A whole array of security gaps at the airport of the Egyptian resort Sharm el-Sheikh has reportedly been revealed by the airport security officials.
The past few years have seen a wide array of security gaps at the Sharm el-Sheikh airport, such as the malfunctioning of a key baggage scanning device, airport security officials were quoted by Associated Press as saying.
Their remarks came a week after a Russian jet airliner crashed twenty-three minutes after it left Sharm el-Sheikh, killing all 224 people on board. The October 31 tragedy prompted Moscow to suspend all Russian passenger flights to and from Egypt amid safety concerns.
Speaking on condition of anonymity, the seven Sharm el-Sheikh airport security officials said that the malfunctioning scanner was never replaced despite the fact that the machine had repeatedly been noted in security reports to their superiors.
One of the security officials also mentioned that the poorly paid policemen who monitored the airport’s X-ray machines commonly took bribes.
“I can’t tell you how many times I have caught a bag full of drugs or weapons that they have let through for 10 euros or whatever,” he said.
Additionally, all the airport security officials pointed to the malfunctioning 10-year-old CTX scanner in the sorting area for checked-in bags. One of them attributed the breakdowns to “human stupidity,” rather than technical faults.
“I have seen people unplug it to save power,” the official was quoted by the Associated Press as saying.
According to another official, the scanner operated well enough during visits by international security experts to the airport.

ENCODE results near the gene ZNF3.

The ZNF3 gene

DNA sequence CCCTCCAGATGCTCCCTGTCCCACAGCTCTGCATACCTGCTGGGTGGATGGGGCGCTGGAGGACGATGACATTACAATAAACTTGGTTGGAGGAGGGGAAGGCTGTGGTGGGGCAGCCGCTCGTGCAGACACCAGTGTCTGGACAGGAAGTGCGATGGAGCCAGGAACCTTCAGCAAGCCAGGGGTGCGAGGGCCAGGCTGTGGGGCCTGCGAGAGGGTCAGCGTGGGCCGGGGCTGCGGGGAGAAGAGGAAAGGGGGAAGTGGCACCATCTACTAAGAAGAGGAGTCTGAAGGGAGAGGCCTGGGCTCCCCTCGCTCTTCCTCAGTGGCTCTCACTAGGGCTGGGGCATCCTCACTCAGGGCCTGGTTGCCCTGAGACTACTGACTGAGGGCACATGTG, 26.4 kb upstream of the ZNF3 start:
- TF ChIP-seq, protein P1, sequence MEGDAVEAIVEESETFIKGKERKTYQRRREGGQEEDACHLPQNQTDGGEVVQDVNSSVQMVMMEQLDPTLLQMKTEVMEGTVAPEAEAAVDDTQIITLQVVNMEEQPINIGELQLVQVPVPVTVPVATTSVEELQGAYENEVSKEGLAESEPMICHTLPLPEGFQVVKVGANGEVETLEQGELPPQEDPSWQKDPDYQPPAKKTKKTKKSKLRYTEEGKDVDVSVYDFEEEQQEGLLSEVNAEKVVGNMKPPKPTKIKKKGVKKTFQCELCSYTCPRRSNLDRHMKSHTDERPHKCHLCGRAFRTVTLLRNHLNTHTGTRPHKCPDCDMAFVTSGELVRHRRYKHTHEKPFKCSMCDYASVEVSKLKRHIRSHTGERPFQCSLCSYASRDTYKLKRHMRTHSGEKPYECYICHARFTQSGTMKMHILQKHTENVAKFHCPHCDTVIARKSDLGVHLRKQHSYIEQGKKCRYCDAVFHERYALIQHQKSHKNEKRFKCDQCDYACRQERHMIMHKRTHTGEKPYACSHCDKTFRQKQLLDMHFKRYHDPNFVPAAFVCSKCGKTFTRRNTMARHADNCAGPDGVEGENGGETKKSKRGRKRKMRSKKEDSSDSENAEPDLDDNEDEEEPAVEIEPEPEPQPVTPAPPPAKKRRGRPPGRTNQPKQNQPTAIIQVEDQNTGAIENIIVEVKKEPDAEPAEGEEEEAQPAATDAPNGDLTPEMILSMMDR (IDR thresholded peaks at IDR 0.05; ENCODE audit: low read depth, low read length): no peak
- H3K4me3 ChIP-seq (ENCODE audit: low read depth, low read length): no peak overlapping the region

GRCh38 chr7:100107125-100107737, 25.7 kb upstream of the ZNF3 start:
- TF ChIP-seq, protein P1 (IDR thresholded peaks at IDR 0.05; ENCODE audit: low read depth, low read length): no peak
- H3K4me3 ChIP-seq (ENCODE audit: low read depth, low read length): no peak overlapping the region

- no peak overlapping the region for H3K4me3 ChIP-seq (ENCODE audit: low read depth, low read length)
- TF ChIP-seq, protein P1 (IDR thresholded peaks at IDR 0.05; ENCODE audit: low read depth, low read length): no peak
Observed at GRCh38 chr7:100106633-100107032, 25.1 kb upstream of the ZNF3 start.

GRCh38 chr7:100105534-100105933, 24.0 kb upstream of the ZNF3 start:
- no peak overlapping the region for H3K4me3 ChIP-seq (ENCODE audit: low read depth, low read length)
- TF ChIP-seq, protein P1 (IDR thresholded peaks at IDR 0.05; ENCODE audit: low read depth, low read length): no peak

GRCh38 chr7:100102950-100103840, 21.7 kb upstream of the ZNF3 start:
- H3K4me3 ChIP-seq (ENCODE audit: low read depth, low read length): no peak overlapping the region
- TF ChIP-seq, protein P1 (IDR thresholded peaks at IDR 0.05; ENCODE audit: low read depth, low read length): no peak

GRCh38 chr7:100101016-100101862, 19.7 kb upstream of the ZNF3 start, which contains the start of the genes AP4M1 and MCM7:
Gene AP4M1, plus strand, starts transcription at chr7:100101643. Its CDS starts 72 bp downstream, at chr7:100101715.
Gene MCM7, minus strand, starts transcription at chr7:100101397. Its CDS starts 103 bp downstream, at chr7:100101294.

“We only care about appearances. Once they hear something is coming, suddenly everything gets fixed…. We wish we had visits every day,” he said.
Other officials insisted that it was “not that important” that the scanner broke down, given that even when it was run, it was only used to scan a sample of the bags, not all of them.
The officials also referred to lax security checks at a gate into the facility which was used to bring in food and fuel. They explained that local hotels provide food to some flights, delivering it directly to the planes.
According to them, airport guards often let such deliveries go in without full searches because they know the delivery men. Guards are also often bribed to pass the trucks unsearched to save time, the officials said.
Magdy Salim, a retired senior official from Egypt’s Tourism Ministry, said in turn that airport guards have more than once skipped security checks for friends and co-workers.
He added that the guards often refrain from searching people “out of respect, to save their time if they look chic or if they come out of a fancy car.”
Meanwhile, the Egyptian authorities have reportedly started questioning the Sharm el-Sheikh airport staff and ground crew who worked on the Russian flight on October 31. Several airport employees have already been placed under surveillance.
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